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Marking Up Text

You must assign an element to all the text in a document. In other words, all text must be enclosed in some sort of block element. Text that is not contained within tags is called "naked" or "anonymous text", and it will cause a document to be invalid. It will also make your page impossible to style with CSS later on.


Choose elements that describe your content as accurately as possible.

You should always choose elements that describe your content as accurately as possible. If you don’t like how it looks, change it with a style sheet. A semantically marked up document ensures your content is available and accessible in the widest range of browsing environments, from desktop computers to cell phones to screen readers. It also allows non-human readers, such as search engine indexing programs, to correctly parse your content and make decisions about the relative importance of elements on the page.

Your content should also read in a logical order in the source. Doing so improves its readability in all browsing environments. Information that should be read first should be at the beginning of the XHTML source document. You can always use style sheets to position elements where you want them on the final web page.


Building Blocks

Block-level elements make up the main components of content structure.

Most browser's built-in style sheets will cause block-level elements to start on a new line and usually have margins added above and below, stacking up like blocks in the normal flow of the document.

Block-level elements
Headings <h1>, <h2>, <h3>, <h4>, <h5>, <h6>
Paragraphs <p>
Long quotes <blockquote>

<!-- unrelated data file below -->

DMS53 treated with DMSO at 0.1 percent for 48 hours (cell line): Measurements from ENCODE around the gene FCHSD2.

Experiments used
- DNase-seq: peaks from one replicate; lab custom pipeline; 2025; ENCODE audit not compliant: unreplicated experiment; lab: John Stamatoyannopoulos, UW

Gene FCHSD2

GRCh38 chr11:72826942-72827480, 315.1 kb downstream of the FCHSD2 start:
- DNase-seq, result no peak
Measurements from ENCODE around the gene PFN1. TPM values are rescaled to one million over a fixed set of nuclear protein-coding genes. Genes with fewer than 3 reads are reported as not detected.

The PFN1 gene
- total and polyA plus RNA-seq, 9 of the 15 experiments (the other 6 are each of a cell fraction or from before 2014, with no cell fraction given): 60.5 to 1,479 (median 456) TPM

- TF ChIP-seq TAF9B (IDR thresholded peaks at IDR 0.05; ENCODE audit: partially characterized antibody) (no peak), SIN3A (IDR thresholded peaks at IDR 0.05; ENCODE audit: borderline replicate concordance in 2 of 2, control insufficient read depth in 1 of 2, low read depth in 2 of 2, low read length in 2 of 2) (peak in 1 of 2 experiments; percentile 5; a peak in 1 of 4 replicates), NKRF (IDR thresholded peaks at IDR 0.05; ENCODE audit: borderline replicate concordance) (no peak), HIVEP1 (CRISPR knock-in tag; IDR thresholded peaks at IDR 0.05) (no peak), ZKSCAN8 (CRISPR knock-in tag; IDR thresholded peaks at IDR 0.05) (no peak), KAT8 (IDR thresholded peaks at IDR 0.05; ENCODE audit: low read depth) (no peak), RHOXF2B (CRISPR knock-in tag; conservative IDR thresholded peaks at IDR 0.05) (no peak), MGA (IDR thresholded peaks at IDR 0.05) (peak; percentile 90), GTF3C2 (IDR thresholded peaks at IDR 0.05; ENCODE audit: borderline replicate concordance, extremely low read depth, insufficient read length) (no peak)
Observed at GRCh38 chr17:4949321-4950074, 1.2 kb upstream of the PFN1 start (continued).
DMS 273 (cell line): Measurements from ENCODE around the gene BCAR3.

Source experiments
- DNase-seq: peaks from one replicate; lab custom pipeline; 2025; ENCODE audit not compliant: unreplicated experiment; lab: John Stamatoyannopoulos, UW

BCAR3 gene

Preformatted text <pre>
Various list elements <ol>, <ul>, <li>, <dl>, <dt>, <dd>
Horzontal rules <hr>


Inline-level elements

Inline text elements fall into two general categories: semantic elements and presentational elements. Browser default styles usually cause these elements to flow inline, or just stay in the flow of text and do not cause line breaks.

The semantic elements describe the meaning of the text; for example, an acronym or emphasized text. The presentational elements provide descriptions of the element’s typesetting or style, such as bold, italic, or underlined.

It should come as no surprise that the presentational inline elements are discouraged from use in contemporary web design where style information should kept be separate from the markup. So let's just examine the semanic elements:

Semantic inline-level elements
Element Description
<abbr> abbreviation
<acronym> acronym
<cite> citation; a reference to another document, such as a book title
<code> program code sample
<del> deleted text; indicates an edit made to a document
<dfn> the defining instance or first occurrence of a term
<em> emphasized text
<ins> inserted text; indicates an insertion in a document
<kbd> keyboard; text entered by a user (for technical documents)
<q> short, inline quotation
<samp> sample output from programs
<strong> strongly emphasized text
<var> a variable or program argument (for technical documents)


Tables & Forms

Tables and forms are also block-level elements, but require more than one element to function. Additionally, form elements have required attributes, such as type, name, and value that define their functionality. Examine this document's source code as an example.

table elements form elements
<table> <form>
<caption> <input>
<thead> <select>
<th> <option>
<tfoot> <textarea>


Generic Elements <div> and <span>

There are endless types of information in the world, but not all that many semantic elements. XHTML provides two generic elements that can be customized to describe your content perfectly. The <div> (short for “division”) element is used to indicate a generic block-level element, while the <span> element is used to indicate a generic inline element. You give a generic element a name using either an id or class attribute.

The <div> and <span> elements have no presentation qualities of their own, but you can use CSS to format the content however you like. Generic elements are a primary tool in standards-based web design because they enable authors to accurately describe content and offer plenty of hooks for adding style rules.